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Baby found dead after mom left him home alone for 10 hours while she worked, police say

An Arizona mother is in jail after police said she went to work and left her 1-year-old son alone in their apartment, where he was found dead 10 hours later.

>> Missing baby found dead near slough after 5-day search

According to court documents obtained by KTVK, Donielle Joyce King, 32, of Phoenix, was arrested and charged with child abuse after first responders found the boy unresponsive Tuesday afternoon. 

King told investigators that she left the baby at home about 6:20 a.m. Tuesday before dropping off her other children at day care and going to work, the probable cause statement said. She claimed the baby could not go to day care because he "had open sores," court documents said. She also reportedly told investigators that a friend was supposed to babysit but never showed up.

>> Read more trending news 

King said she came back home at 4:15 p.m. and found the baby unresponsive on a mattress, investigators said. She said she performed CPR on the child as her daughter called 911, court documents said.

The baby, who reportedly had several bruises, was pronounced dead about 4:47 p.m., court documents said.

King is being held on a $50,000 bond.

Read more here.

Frequent teen technology use linked to ADHD symptoms, study finds

Attention-deficit/hyperactivity disorder is one of the most common neurodevelopmental disorders of childhood, affecting millions of American children annually, according to the Atlanta-based Centers for Disease Control and Prevention.

>> On AJC.com: Does my child have ADHD? Things to know about the condition

While the causes and risk factors of the disorder are unknown, researchers are studying how brain injury, exposure to lead and other environmental factors during pregnancy, alcohol/tobacco use during pregnancy, premature delivery and low birth weight may be linked to ADHD.

But new research published this week in the Journal of the American Medical Association suggests frequent technology use among teens may also lead to common ADHD symptoms.

>> On AJC.com: Number of young women using ADHD medicine up by 700 percent, CDC says

The new study out of the University of California, Los Angeles and the University of Southern California features data on 2,587 15- and 16-year-olds in 10 Los Angeles County high schools.

Researchers assessed the students’ self-reported high-frequency use of 14 different digital media activities, such as social media, texting, video streaming or online chatrooms during a 24-month follow-up.

Approximately 9.5 percent of the children who reported frequent use of half of the platforms and 10.5 percent who reported using all 14 platforms frequently showed new signs and symptoms of ADHD.

>> Read more trending news 

Compared to others, students who reported using multiple types of digital media multiple times a day were about twice as likely to report new ADHD symptoms over the 24-month follow-up.

Still, about 4.6 percent of the students who were not frequent users of any digital activity also showed symptoms.

“Among adolescents followed up over 2 years, there was a statistically significant but modest association between higher frequency of digital media use and subsequent symptoms of ADHD,” researchers concluded. 

But that doesn’t necessarily mean digital media use causes ADHD. “Further research is needed to determine whether this association is causal,” study authors wrote.

Read the full study at jamanetwork.com.

Texas woman accused of sending meth to convicted killer, police say

A Texas woman is behind bars after police say she tried to send meth to a convicted killer.

According to KFDX, Sara Elizabeth Russell, 29, of Katy, was charged Thursday with one count of prohibited substance in a correctional facility after mailroom employees at the James V. Allred Unit prison found methamphetamine – and instructions on how to hide it – inside a card. 

>> Read more trending news 

Authorities said Russell was trying to send the drugs to inmate Jason Burkett, who was convicted of murder for his part in the 2001 deaths of a Texas woman and two teens, the Houston Chronicle reported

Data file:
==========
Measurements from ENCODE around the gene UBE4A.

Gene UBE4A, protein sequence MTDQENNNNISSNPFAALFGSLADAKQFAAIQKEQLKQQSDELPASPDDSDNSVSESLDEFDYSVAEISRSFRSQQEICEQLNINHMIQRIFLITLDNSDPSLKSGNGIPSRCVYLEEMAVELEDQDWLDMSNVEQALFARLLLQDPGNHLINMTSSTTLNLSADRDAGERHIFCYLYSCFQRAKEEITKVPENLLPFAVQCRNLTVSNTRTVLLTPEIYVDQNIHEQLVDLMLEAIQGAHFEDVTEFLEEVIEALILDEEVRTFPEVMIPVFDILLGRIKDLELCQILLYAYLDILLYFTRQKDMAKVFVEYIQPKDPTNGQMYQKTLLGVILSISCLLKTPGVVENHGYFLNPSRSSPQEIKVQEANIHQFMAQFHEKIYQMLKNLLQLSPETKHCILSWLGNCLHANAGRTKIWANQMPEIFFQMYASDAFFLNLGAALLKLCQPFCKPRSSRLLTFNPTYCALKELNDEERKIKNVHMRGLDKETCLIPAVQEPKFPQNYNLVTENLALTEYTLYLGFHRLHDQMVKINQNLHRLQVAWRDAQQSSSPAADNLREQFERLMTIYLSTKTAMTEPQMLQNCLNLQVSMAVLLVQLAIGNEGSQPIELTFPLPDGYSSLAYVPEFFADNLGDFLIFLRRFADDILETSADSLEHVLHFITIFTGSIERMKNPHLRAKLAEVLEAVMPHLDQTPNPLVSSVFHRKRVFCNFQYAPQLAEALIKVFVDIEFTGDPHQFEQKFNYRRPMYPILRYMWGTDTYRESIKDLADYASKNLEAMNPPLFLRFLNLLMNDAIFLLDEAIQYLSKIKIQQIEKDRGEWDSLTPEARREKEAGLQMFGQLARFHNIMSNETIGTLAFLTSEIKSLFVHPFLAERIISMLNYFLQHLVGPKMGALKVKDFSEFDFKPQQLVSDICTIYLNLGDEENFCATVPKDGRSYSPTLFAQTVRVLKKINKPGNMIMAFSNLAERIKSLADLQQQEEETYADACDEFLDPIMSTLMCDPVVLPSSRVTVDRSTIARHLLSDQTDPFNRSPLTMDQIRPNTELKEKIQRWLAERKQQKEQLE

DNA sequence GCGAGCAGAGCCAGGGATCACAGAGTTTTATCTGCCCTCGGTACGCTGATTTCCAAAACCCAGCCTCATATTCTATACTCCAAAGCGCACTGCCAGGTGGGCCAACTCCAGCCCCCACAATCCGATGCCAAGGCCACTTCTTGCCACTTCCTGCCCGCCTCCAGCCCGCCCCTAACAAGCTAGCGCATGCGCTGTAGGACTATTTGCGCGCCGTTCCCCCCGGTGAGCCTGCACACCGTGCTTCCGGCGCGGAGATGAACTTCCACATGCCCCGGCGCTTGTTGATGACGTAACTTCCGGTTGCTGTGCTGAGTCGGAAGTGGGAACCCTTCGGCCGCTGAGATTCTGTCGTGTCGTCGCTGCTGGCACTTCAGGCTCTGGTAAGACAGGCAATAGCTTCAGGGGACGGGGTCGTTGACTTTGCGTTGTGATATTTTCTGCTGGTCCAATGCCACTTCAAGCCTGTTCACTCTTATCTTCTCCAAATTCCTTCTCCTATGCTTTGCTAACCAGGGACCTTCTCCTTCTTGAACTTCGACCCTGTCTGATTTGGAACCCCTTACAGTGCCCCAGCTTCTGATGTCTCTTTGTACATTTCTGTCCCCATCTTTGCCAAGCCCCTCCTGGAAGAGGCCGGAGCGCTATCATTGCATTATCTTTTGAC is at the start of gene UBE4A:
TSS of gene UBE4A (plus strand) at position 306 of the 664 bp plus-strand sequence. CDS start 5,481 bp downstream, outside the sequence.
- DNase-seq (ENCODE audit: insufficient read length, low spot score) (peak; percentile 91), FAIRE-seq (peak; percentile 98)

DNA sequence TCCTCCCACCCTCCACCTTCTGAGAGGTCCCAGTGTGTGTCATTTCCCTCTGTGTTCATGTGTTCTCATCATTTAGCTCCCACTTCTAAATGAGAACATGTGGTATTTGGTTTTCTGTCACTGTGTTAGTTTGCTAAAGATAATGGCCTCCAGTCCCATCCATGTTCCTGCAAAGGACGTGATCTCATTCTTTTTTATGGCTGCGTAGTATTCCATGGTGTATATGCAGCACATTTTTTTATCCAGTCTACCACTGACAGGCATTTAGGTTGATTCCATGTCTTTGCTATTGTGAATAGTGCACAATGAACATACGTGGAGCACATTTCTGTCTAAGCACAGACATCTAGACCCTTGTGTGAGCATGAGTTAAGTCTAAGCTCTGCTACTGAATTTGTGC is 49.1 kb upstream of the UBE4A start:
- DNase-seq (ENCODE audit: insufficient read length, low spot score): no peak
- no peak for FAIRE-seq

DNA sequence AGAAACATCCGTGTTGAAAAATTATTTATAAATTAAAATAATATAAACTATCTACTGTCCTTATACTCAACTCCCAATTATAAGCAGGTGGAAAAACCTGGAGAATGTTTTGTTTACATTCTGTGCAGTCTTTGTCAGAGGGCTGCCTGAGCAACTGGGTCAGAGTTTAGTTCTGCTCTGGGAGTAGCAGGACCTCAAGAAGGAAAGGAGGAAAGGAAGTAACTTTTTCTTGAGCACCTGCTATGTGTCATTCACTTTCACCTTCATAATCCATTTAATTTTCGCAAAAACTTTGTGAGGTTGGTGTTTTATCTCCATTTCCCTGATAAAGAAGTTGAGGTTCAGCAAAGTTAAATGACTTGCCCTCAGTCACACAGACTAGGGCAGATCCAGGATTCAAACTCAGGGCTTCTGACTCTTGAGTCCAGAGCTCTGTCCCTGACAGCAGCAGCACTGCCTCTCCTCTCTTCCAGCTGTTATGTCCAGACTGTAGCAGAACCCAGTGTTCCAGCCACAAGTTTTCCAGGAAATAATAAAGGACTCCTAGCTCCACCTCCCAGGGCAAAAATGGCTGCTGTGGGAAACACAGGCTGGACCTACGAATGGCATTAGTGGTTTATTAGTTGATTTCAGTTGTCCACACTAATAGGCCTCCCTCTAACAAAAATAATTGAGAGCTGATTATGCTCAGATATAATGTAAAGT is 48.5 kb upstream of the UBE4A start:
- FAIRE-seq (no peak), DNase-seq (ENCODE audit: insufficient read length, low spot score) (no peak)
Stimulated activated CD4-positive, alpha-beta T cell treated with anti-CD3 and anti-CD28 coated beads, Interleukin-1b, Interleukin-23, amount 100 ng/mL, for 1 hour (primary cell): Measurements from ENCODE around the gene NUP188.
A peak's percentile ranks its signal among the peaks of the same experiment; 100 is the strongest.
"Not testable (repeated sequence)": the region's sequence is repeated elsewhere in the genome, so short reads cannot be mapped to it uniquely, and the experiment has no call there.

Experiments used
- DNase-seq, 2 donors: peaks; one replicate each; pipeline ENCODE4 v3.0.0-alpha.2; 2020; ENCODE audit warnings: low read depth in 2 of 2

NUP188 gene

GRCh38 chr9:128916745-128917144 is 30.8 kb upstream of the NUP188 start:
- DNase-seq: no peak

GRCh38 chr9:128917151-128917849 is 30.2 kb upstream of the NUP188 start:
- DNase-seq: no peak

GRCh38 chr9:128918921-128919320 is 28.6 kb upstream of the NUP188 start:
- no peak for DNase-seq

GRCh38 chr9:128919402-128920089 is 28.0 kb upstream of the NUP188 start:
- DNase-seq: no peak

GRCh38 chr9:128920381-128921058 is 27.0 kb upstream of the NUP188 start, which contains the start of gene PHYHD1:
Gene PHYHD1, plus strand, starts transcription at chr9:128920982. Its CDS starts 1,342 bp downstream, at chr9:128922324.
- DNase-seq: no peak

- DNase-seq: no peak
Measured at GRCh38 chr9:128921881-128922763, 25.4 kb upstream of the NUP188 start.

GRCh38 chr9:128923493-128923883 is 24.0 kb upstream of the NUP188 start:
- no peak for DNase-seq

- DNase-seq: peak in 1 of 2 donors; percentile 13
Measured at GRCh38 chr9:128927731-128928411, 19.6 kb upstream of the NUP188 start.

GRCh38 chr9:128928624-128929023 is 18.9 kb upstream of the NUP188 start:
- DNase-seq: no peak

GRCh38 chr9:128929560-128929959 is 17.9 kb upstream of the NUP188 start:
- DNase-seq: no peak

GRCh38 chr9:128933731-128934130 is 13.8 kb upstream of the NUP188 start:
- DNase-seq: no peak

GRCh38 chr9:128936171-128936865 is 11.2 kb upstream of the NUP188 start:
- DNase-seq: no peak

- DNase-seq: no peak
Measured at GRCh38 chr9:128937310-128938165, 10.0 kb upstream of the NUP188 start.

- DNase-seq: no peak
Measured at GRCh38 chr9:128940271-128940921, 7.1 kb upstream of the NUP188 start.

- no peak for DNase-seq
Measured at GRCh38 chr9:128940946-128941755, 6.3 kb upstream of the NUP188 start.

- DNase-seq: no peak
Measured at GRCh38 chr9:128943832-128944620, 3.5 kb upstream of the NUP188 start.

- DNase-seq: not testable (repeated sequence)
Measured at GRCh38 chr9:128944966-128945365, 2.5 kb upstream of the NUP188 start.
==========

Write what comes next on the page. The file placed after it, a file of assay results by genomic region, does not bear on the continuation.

KFDX reported that investigators believe Burkett "mailed the card to Russell with pre-arranged directions to put meth in it, then have it returned to him." Burkett reportedly told investigators that he sent the card to Russell but didn't ask her to send the drugs.

Russell is being held on $10,000 bond. 

Read more here or here.

Happy 5th birthday, Prince George! Kate Middleton, Prince William share sweet photo of oldest son

Someone looks very happy to be turning 5.

Kensington Palace shared an adorable photo of a smiling Prince George, the oldest child of Britain's Prince William and Catherine, Duchess of Cambridge, on Saturday, one day before the pint-sized royal's birthday.

>> Prince Louis' christening portraits revealed: Kate Middleton, royal family stun in new photos

"The Duke and Duchess of Cambridge are very pleased to share a new photograph of Prince George to mark his fifth birthday – thank you everyone for your lovely messages," the palace tweeted along with the photo, taken by Matt Porteous.

>> See the photo here

The tweet quickly racked up 57,000 likes and 6,500 shares in 10 hours.

>> PHOTOS: Prince Louis christened

Take a look at his previous birthday portraits below:

>> Read more trending news 

Remains of woman missing since 2016 found in Washington state

The remains of a Washington state woman who was missing for years was found near Snohomish in May this year, King County sheriff’s officials said Thursday. 

>> Watch the news report here

The remains have been identified as Jamie Haggard.

Haggard was reported missing in June 2016. 

Officials said the remains were found near Downes Road and Fales Road on May 9. Deputies said a crew cleaning up roadside litter found the remains near a suitcase and blanket.

>> PREVIOUSLY ON KIRO7.com: Sheriff: No remains found after searching missing woman's backyard

KIRO-TV’s Deedee Sun learned from the King County Sheriff’s Office on Friday that a crew picking up trash along SR522 found Haggard’s body inside a suitcase but almost missed the crucial discovery. 

“A road crew found it; it was on the side of a road. And they put the suitcase up to get it picked up by a dump truck. Just prior to the dump truck picking it up, they opened it, and that’s when they found remains inside,” said Sgt. Ryan Abbot, with the King County Sheriff’s Office.

>> PREVIOUSLY ON KIRO7.com: VIDEO: Deputies searching yard, home of missing Kenmore woman

Her cause of death was homicidal violence, authorities said.

Search crews combed the area near where her body was found looking for more evidence that could lead to Haggard’s killer. 

"This is a horrible case, very tragic. She had two daughters, a family that cares a lot about her. So this is heartbreaking. To get a little bit of closure, to find at least her remains – but we still have a lot of work to do because we still have to find out who is responsible for this,” Abbott said.

>> Read more trending news 

Here’s a timeline of events: